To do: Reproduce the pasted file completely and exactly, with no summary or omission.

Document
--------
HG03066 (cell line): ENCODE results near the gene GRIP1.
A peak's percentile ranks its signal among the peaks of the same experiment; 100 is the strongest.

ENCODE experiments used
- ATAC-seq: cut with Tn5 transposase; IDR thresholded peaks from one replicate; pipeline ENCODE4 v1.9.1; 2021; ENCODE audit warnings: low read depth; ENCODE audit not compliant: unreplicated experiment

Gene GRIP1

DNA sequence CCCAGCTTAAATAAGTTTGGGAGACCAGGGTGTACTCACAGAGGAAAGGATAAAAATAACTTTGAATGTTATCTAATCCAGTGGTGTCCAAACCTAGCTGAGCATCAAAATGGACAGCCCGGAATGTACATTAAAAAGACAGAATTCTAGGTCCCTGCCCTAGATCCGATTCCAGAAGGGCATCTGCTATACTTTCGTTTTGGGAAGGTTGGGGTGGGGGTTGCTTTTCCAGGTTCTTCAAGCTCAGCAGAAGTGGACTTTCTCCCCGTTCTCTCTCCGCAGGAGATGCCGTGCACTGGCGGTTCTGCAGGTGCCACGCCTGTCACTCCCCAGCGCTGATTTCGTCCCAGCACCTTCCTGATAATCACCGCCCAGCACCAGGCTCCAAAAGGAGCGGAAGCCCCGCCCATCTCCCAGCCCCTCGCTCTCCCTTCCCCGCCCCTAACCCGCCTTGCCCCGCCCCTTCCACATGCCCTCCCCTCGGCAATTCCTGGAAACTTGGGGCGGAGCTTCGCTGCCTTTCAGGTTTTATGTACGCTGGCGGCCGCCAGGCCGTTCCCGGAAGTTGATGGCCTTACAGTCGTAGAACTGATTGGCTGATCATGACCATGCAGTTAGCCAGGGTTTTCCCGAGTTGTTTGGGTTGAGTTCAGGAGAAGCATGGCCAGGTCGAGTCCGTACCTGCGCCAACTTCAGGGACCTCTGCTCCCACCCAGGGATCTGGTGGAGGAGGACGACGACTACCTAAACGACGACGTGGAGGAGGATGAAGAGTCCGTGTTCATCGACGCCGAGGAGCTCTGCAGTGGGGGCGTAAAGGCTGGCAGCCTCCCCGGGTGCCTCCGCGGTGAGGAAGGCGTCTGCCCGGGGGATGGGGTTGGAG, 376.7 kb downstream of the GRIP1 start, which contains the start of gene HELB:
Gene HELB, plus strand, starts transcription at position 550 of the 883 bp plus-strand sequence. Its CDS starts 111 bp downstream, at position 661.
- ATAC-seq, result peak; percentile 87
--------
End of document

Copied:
HG03066 (cell line): ENCODE results near the gene GRIP1.
A peak's percentile ranks its signal among the peaks of the same experiment; 100 is the strongest.

ENCODE experiments used
- ATAC-seq: cut with Tn5 transposase; IDR thresholded peaks from one replicate; pipeline ENCODE4 v1.9.1; 2021; ENCODE audit warnings: low read depth; ENCODE audit not compliant: unreplicated experiment

Gene GRIP1

DNA sequence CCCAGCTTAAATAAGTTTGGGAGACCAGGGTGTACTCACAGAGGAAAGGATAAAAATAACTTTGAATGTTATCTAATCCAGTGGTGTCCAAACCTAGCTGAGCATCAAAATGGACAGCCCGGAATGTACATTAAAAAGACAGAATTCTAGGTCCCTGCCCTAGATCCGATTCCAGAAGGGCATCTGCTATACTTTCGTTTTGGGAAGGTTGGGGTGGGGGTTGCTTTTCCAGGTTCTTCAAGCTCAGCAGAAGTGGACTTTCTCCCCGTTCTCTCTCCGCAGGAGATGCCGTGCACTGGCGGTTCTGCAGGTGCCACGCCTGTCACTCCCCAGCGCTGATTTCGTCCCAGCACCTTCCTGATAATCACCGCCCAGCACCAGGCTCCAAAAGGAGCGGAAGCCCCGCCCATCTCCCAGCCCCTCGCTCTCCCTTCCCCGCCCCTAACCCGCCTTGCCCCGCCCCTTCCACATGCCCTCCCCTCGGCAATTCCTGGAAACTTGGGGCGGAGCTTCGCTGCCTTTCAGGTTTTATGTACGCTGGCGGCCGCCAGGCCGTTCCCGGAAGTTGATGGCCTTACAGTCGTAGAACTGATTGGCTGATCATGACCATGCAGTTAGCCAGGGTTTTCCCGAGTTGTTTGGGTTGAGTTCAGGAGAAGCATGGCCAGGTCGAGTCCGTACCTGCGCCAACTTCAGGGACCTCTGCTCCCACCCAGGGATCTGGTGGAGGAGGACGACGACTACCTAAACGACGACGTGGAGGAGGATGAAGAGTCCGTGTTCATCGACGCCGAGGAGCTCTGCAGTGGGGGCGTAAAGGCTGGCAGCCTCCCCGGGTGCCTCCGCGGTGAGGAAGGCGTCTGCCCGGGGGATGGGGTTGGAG, 376.7 kb downstream of the GRIP1 start, which contains the start of gene HELB:
Gene HELB, plus strand, starts transcription at position 550 of the 883 bp plus-strand sequence. Its CDS starts 111 bp downstream, at position 661.
- ATAC-seq, result peak; percentile 87